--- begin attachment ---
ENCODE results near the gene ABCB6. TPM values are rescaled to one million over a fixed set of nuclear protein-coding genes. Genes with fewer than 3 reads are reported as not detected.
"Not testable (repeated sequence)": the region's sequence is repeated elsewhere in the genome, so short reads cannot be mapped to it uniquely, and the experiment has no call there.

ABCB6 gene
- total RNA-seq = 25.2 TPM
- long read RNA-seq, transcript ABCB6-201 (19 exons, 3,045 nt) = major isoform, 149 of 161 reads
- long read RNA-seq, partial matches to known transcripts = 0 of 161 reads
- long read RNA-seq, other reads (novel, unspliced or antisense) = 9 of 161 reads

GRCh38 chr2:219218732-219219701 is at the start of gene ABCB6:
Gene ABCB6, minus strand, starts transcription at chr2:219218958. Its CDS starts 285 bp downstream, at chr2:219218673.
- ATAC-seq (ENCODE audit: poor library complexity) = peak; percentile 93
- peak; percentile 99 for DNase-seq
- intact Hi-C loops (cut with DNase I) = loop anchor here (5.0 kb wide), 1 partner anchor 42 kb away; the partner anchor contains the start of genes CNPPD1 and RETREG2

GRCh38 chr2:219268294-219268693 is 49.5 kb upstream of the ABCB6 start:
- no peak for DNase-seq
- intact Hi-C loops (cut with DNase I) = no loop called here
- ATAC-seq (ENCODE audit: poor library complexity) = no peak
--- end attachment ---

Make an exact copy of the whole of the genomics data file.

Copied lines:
ENCODE results near the gene ABCB6. TPM values are rescaled to one million over a fixed set of nuclear protein-coding genes. Genes with fewer than 3 reads are reported as not detected.
"Not testable (repeated sequence)": the region's sequence is repeated elsewhere in the genome, so short reads cannot be mapped to it uniquely, and the experiment has no call there.

ABCB6 gene
- total RNA-seq = 25.2 TPM
- long read RNA-seq, transcript ABCB6-201 (19 exons, 3,045 nt) = major isoform, 149 of 161 reads
- long read RNA-seq, partial matches to known transcripts = 0 of 161 reads
- long read RNA-seq, other reads (novel, unspliced or antisense) = 9 of 161 reads

GRCh38 chr2:219218732-219219701 is at the start of gene ABCB6:
Gene ABCB6, minus strand, starts transcription at chr2:219218958. Its CDS starts 285 bp downstream, at chr2:219218673.
- ATAC-seq (ENCODE audit: poor library complexity) = peak; percentile 93
- peak; percentile 99 for DNase-seq
- intact Hi-C loops (cut with DNase I) = loop anchor here (5.0 kb wide), 1 partner anchor 42 kb away; the partner anchor contains the start of genes CNPPD1 and RETREG2

GRCh38 chr2:219268294-219268693 is 49.5 kb upstream of the ABCB6 start:
- no peak for DNase-seq
- intact Hi-C loops (cut with DNase I) = no loop called here
- ATAC-seq (ENCODE audit: poor library complexity) = no peak